Hello, I’m so excited to be here! I am a long-time reader of The Artful Parent, and I’m so honored Jean invited me here to share about how to introduce sewing for kids!
I’ll start by introducing myself. My name is Evangeline, and I am a mother of four. In my family, sewing skipped a generation so I didn’t learn to sew as a child, but instead I learned to sew in my high school fashion class.
I’ve sewed ever since: creating clothing for myself, my kids, as well as handmade toys for my online shop.
For the past 8 years, I taught children how to sew, whether it be to my younger brothers and sisters, my children, or students who come to my home studio for sewing lessons. Over the years, I’ve learned a lot about working with children and the best ways and ages to teach children how to sew.
5 Tips to Teach Sewing for Kids
1. Assess Their Skill Level
The age of the child can play an important part in what we teach them about sewing as it directly correlates to their fine motor mastery. Here is a general timeline of what and when to introduce sewing to kids based on my experience:
- Lacing cards, threading large beads (Ages 2-4)
- Basic Stitches, embroidery, cross stitch, sewing with felt (Ages 5-7)
- Introduction to the sewing machine, and small beginner projects and patterns (Ages 8-10)
- An introduction to garment construction and techniques (Ages 11 +)
That being said, every parent and educator knows that each child is unique and will master skills and concepts in their own time. Some children will be ready for garment construction at age 8, and some will be ready at age 12. Neither is right nor wrong, and it’s always a good idea to follow the lead of the child.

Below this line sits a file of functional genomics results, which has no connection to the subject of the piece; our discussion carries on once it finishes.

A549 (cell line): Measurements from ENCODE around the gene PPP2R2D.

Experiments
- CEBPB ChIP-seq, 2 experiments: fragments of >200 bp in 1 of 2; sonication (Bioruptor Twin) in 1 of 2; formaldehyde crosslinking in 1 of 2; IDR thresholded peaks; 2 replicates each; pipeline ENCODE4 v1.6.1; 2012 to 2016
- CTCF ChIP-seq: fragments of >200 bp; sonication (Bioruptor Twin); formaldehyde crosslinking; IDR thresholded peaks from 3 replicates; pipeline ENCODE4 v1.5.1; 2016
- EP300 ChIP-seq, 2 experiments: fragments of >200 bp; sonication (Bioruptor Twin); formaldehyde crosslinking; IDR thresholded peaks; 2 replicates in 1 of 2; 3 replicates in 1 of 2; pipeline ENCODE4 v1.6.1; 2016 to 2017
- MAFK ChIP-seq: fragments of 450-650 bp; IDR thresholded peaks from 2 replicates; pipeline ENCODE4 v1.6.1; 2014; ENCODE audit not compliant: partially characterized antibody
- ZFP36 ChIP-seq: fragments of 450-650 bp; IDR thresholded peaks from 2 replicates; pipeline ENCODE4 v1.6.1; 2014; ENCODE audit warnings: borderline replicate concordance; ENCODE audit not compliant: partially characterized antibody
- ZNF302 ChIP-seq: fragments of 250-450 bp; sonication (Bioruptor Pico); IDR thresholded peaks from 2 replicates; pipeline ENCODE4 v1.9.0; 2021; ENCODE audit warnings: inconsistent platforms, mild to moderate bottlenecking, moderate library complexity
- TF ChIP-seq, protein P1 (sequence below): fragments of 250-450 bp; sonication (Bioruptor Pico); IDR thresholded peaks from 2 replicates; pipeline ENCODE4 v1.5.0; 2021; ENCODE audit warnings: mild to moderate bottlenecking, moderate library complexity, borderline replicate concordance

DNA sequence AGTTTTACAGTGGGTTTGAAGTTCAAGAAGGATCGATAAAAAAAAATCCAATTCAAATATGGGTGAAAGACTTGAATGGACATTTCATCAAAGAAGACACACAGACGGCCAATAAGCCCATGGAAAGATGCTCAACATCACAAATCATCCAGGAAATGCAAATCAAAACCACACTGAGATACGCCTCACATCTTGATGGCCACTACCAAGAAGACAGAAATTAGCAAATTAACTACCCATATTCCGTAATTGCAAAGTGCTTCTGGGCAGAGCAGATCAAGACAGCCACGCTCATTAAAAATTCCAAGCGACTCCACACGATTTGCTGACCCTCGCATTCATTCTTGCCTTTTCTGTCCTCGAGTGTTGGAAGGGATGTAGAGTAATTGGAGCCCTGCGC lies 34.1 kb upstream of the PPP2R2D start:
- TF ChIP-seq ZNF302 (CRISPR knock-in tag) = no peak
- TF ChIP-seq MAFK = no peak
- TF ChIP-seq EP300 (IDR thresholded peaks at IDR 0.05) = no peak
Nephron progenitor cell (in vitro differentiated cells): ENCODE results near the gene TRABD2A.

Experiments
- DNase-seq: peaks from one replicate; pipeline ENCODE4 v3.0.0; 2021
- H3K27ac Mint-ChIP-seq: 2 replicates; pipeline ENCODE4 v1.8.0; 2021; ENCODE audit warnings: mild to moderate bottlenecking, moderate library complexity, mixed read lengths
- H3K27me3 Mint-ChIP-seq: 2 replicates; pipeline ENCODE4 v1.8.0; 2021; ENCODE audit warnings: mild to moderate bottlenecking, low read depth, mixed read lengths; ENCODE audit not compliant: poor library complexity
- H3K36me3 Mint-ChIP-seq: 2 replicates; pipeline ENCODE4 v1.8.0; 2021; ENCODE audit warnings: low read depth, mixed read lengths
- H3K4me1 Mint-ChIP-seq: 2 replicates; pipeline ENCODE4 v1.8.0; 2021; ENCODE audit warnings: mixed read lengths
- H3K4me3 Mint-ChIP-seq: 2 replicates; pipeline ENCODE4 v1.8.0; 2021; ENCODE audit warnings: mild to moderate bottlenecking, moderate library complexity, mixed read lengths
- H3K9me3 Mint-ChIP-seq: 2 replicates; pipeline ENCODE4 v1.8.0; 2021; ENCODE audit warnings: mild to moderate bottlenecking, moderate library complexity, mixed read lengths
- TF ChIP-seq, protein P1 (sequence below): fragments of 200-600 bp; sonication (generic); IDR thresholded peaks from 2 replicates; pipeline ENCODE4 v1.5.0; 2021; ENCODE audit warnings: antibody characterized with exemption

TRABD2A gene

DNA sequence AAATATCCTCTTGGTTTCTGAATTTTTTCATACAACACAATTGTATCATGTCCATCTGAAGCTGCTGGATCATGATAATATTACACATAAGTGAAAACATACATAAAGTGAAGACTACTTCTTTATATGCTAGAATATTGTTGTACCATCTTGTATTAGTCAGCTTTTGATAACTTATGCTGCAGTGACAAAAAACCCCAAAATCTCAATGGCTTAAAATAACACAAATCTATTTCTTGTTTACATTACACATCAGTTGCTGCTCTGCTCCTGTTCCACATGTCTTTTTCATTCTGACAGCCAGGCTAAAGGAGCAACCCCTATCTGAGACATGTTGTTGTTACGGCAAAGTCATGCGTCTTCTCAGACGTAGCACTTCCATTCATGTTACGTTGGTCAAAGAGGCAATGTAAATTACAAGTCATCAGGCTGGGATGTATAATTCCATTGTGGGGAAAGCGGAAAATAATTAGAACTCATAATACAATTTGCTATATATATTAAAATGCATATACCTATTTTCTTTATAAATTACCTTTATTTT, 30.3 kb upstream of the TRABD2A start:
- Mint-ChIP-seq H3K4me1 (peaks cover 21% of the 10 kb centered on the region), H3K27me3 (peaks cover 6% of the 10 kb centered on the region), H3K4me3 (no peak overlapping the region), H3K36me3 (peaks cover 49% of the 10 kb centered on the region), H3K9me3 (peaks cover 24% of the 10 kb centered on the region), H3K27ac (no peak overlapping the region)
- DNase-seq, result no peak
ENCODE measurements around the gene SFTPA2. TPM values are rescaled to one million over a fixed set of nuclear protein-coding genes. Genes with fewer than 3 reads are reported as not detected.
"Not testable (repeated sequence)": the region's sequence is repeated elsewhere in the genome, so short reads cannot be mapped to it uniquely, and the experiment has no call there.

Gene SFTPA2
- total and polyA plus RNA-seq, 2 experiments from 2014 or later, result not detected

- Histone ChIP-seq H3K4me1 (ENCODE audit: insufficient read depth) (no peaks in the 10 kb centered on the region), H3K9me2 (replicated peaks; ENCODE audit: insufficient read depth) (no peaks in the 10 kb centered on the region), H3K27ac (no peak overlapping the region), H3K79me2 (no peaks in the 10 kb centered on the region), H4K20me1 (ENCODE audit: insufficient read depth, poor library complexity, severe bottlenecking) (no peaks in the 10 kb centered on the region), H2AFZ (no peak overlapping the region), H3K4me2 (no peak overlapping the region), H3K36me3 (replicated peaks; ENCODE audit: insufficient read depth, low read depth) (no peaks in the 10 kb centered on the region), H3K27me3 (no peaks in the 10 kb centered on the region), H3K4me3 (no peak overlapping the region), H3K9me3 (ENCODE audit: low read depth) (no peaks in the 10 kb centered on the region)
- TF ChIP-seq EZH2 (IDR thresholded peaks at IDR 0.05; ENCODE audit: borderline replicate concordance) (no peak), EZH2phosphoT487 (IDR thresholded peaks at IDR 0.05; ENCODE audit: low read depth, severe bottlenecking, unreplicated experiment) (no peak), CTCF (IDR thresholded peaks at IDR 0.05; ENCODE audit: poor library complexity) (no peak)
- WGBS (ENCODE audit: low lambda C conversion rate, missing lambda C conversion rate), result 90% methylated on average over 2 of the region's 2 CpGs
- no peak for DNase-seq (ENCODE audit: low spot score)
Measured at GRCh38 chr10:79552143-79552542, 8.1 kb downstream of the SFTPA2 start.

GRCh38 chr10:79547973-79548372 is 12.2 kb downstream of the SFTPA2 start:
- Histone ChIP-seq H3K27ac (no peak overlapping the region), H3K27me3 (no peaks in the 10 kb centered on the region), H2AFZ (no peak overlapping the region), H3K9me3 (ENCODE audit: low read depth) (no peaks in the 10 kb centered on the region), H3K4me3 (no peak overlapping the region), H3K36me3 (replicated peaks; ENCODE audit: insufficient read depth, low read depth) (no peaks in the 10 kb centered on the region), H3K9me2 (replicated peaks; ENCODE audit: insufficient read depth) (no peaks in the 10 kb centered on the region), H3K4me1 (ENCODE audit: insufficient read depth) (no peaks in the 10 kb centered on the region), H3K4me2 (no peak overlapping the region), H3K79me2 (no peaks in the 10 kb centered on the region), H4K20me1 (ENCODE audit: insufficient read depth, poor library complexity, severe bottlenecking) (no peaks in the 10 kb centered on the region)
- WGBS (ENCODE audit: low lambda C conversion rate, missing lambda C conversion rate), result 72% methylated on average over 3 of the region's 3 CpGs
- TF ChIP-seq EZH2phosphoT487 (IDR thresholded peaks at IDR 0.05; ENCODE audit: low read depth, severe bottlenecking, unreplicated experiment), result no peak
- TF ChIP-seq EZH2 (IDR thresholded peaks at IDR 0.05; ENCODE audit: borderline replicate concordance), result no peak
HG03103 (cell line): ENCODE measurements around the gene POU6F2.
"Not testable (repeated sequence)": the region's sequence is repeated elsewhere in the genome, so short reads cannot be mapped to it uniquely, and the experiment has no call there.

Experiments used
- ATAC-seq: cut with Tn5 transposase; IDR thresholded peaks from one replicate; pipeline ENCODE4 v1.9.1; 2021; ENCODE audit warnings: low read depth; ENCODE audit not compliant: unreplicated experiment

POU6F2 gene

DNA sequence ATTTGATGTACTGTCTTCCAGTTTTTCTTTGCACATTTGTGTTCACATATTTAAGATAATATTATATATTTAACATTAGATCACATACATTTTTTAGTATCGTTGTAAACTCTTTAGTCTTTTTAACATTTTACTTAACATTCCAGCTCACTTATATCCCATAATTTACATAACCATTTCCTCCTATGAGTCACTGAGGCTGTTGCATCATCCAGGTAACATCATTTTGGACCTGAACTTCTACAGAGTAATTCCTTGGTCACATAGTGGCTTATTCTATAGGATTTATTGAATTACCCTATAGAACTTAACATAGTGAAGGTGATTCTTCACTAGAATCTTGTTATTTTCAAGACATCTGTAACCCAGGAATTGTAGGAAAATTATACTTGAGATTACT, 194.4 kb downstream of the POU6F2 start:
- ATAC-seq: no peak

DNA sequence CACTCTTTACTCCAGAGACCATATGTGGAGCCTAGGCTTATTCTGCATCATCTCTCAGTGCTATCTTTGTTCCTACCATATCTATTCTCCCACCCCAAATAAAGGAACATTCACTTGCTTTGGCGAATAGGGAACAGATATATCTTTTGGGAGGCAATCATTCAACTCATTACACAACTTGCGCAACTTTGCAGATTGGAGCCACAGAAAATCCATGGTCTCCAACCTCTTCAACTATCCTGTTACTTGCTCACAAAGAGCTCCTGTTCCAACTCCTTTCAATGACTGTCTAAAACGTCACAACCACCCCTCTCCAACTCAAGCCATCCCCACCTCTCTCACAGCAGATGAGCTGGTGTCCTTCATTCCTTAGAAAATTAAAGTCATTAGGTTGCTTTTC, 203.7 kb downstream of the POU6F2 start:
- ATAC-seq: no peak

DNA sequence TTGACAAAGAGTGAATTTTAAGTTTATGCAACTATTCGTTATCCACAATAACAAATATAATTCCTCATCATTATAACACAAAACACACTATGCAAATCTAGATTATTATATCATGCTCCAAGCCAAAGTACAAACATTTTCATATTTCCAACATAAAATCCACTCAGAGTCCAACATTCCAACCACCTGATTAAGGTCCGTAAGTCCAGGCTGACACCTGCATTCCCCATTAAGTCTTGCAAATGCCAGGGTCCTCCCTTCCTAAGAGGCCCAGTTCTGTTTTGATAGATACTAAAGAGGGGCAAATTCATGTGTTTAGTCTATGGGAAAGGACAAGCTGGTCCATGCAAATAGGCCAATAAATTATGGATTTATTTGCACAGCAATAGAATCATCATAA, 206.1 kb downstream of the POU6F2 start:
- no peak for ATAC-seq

I always get to know my students at our first lessons together and get a feel for where they stand. Some children need five lessons on controlling the speed of the sewing machine pedal and threading a machine, while some master it on the first day.
You can introduce new concepts by age but also be aware of their individual level and cater to that as no two children are alike.
2. Break it Down
Learning to sew is also learning the art of patience. Sewing can often be frustrating and very time consuming. Helping kids break down projects into bite-sized steps can help boost their confidence and ensure they don’t get overwhelmed.
I like to choose projects for my beginner students that I know they can complete within the 1-2 hour time frame of our class. This allows them take their project home and feel a sense of accomplishment. It also encourages an eagerness to return and create something new next week.
Experienced sewers can sew more complex projects that span the course of a few weeks, but even then it is a good idea to break it into clear goals and benchmarks.
3. Practice Makes Progress
Sewing mastery takes hours of practice. After sewing several hundred handmade toys, I can still say I have more to learn about sewing.
The more children practice sewing techniques the better they will become at them.